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Angela Findlay

Angela Findlay

Demonstrating the powerful role the arts can play in rehabilitation

Angela is an inspiring and informative speaker who provides fascinating insights into the usually inaccessible worlds of prisons and Nazi Germany. Her talks offer a deeper understanding of crime and re-offending and demonstrate the powerful role the arts can play in the processes of rehabilitation and reconciliation.

Talk 1 - Crime, Prisons and Offenders – the role the arts can play.

Talk 2 - The other side: The Second World War through the eyes of an ordinary German family.

Angela’s talks are based on her fly-on-the-wall experiences as an artist working in prisons as well as her unusual family heritage as a half-German, with a prominent and decorated General as a grandfather. With extraordinary images and astonishing stories, Angela not only entertains her audiences but challenges attitudes on the themes of guilt, punishment and redemption, which run through her talks. The enthusiasm expressed in so many testimonials bear witness to the success and impact she is having.

Angela’s extraordinary career, started at the age of 21 when she first walked into Long Bay Gaol in Sydney with a portfolio of her murals under her arm. Two weeks later she found herself in front of a 30-foot wall with a motley selection of paints and brushes, two Brazilian coke smugglers, a bank robber and a murderer. ‘I had this overwhelming sense of “This is it!”’ she recalls.

Angela spent the next 20 years working as an artist with prisoners and young offenders in both England and Germany. In similar ways to the process of Restorative Justice, her powerful painting exercises broke down inhibitions and enabled prisoners to experience and address their own offending behaviour. Working unaccompanied in locked rooms with every category of offender, she became a confidante for many prisoners gaining their trust, hearing their stories and encouraging them to make changes in their outlook, attitude and subsequently their daily lives. Her innovative and initially controversial approaches to rehabilitation attracted attention within the Criminal Justice System and in 2002 she became the Arts Coordinator of the internationally recognised Koestler Trust founding the Learning to Learn Through the Arts scheme.

In 2006 Angela’s interest in the subject of “guilt” led her to investigate her German roots and her own sense of being “guilty by association”. Researching the thoughts and actions of her German grandfather, a decorated General in the Wehrmacht who fought on the Eastern Front and was later held prisoner and tried for Nazi war crimes, she discovered just how widely Germans feel an inherited sense of shame for Hitler’s war. The German culture of remembrance and atonement infiltrates every level of society and is expressed in fascinating art forms and memorials, which, unlike traditional memorials honouring heroic people and events, aim to apologise and atone for some of the worst atrocities in recent history.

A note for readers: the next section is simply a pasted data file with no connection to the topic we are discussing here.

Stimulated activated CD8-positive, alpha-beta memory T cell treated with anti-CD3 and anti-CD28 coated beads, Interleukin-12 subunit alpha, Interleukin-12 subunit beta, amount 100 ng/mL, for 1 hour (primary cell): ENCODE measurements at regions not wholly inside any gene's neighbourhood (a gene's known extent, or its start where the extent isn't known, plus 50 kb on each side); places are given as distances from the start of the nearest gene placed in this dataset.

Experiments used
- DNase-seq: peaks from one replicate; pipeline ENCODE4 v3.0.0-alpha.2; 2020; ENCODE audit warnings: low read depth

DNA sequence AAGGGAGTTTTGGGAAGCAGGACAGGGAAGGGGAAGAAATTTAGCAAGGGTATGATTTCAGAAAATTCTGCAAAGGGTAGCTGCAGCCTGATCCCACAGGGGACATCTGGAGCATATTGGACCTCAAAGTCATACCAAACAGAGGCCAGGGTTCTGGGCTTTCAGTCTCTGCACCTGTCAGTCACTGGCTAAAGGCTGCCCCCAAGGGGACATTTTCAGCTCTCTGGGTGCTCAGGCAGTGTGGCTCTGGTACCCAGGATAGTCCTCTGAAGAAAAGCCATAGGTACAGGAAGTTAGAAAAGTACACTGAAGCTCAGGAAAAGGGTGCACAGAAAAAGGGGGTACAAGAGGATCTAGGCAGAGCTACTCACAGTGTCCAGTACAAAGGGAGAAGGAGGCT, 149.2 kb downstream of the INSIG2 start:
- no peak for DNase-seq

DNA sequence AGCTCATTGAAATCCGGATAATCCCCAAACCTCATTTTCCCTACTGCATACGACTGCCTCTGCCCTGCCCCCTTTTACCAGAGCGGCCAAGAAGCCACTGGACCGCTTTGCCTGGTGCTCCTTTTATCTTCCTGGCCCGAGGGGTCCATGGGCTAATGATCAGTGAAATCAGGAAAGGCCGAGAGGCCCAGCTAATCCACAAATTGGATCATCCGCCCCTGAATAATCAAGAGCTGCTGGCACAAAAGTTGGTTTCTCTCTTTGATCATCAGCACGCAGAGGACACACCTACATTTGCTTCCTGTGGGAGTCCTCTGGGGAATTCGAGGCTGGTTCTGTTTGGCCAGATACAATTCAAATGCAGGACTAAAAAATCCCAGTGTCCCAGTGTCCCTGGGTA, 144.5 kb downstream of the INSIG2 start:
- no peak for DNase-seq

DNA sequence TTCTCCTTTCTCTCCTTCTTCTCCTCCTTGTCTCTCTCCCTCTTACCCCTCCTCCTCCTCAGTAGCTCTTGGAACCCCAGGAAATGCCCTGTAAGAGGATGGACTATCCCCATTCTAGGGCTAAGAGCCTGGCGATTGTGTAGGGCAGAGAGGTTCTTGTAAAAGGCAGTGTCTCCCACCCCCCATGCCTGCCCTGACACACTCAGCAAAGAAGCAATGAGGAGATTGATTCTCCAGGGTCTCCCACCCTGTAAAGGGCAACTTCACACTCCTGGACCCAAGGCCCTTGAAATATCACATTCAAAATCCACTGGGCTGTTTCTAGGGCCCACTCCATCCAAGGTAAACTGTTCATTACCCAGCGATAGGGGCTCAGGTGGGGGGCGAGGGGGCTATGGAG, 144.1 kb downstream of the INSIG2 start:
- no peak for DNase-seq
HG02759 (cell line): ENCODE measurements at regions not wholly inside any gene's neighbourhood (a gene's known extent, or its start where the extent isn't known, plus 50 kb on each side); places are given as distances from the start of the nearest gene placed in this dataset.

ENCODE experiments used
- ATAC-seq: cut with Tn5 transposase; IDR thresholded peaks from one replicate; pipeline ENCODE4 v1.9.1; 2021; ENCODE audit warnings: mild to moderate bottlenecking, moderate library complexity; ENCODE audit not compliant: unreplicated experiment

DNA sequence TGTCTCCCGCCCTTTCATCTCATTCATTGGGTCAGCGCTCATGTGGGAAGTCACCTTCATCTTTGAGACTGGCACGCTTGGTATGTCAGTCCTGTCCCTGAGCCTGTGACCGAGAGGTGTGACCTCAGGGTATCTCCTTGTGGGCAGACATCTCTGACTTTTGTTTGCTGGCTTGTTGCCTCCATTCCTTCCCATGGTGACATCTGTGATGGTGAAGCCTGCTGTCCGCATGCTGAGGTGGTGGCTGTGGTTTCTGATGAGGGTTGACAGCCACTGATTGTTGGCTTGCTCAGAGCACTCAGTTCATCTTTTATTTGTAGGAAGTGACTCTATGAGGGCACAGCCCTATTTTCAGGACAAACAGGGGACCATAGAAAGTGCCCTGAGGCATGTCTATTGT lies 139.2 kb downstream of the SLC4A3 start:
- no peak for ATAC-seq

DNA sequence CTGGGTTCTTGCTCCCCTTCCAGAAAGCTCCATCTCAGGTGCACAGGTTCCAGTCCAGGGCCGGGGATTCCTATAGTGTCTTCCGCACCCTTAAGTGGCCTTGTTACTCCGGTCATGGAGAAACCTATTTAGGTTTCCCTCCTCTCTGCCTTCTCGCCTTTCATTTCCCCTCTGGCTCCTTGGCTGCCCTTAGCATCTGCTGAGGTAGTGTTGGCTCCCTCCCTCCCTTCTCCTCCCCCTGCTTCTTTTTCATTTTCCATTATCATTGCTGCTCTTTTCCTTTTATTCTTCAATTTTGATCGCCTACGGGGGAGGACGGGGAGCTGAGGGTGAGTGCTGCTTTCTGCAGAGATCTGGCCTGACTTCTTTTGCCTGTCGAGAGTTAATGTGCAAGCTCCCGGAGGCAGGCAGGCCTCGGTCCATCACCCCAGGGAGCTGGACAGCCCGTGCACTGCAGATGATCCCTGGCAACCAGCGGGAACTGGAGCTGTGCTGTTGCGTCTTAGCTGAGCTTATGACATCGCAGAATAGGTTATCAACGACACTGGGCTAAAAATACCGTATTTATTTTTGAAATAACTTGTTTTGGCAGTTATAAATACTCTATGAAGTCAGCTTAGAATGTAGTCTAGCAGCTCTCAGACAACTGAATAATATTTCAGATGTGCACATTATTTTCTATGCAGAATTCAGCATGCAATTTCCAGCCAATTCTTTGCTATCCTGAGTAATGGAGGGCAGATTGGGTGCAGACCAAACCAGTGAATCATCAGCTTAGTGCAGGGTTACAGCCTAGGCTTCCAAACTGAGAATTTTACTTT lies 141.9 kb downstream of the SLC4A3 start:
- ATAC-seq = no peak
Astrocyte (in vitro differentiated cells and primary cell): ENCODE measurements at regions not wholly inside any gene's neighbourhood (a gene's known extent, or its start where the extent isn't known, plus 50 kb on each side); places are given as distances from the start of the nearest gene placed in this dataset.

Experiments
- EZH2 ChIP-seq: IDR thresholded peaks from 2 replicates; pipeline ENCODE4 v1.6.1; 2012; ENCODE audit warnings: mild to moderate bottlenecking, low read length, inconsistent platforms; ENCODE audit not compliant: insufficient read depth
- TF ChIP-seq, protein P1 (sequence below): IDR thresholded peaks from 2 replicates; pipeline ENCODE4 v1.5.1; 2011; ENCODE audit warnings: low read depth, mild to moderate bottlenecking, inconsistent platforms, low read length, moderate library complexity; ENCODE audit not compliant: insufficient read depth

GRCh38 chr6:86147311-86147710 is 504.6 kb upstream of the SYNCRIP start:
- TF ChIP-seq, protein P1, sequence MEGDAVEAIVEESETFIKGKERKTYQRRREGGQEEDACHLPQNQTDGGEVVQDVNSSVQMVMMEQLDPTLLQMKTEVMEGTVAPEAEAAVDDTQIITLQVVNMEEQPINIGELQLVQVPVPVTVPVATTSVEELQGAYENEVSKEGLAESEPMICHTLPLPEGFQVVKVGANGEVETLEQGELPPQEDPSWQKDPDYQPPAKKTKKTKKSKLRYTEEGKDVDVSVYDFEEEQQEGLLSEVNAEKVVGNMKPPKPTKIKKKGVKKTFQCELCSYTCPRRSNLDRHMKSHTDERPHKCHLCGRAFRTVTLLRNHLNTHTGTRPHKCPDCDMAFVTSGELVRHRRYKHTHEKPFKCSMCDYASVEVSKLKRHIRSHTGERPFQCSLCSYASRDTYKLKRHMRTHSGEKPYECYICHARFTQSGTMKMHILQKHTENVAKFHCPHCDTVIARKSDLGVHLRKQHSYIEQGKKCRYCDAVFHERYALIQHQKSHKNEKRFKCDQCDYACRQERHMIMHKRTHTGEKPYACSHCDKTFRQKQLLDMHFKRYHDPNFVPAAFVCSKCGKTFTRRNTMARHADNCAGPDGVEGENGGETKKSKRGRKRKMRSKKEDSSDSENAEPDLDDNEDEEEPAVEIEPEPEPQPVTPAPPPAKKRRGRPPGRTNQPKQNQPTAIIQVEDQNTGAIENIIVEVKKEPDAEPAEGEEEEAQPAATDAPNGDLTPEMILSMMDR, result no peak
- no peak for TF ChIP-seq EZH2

The aim of Angela’s talks is to present other sides of easily pre-judged topics. Through the use of personal stories from her own life and the lives of those she has worked with, her talks inspire greater openness, questioning and thought encouraging students to re-consider their views on vital topics that affect us all in different ways. They are moving, informative, compassionate, humorous, inspirational, and highly original. All audiences, pupils and adults alike, become engrossed and amazed not only by her insights but by her extraordinary collection of slides that so clearly demonstrate why punishment alone doesn’t work and how art offers a route to true and lasting rehabilitation, personal growth and even forgiveness.

Angela is also a successful artist showing in galleries both nationally and internationally.

Testimonials from Teachers

"Excellent, thank you! She’s a wonderful speaker. We would love to have her back again."

– Miss Jennie Cooper, Teacher of English, Lord Wandsworth College

"A brilliant lecture, the kids were quite bowled over by what Angela had to say about prisons, as was I. The message is very, very interesting, compassionate and utterly relevant. The students' preconceptions about society and the nature of punishment were really challenged and that left people with a real sense of enlightenment concerning the whole issue of effective prisons."

– Dan Tobias, Head of Sixth Form, Monkton Combe School

"It's a real lottery as to what you get when you book a speaker for the first time, but Angela's talk was excellent. The delivery was well paced and kept the students fully engaged throughout. She really captured and entertained them with the stories from prison, but left them with some challenging questions about the purpose of punishment."

– Gail Denham, Head of PSHE, Concord College

"Angela's talk was brilliant. The sign of a good talk can be measured by the amount of questions asked at the end and there were a large number of questions. Angela held the attention of everyone in the hall for a full hour. It was a totally unique talk and we have not had anything like it before. A rousing success."

– Tom Shedden, Head of the Prideaux Society, Lord Wandsworth College

"The boys were still buzzing with the thought-provoking questions raised well after the talk itself. I wholeheartedly recommend Angela as a speaker to those running General studies sessions for the sixth form."

– Liz Poole, Co-ordinator of General Studies, Whitgift School​

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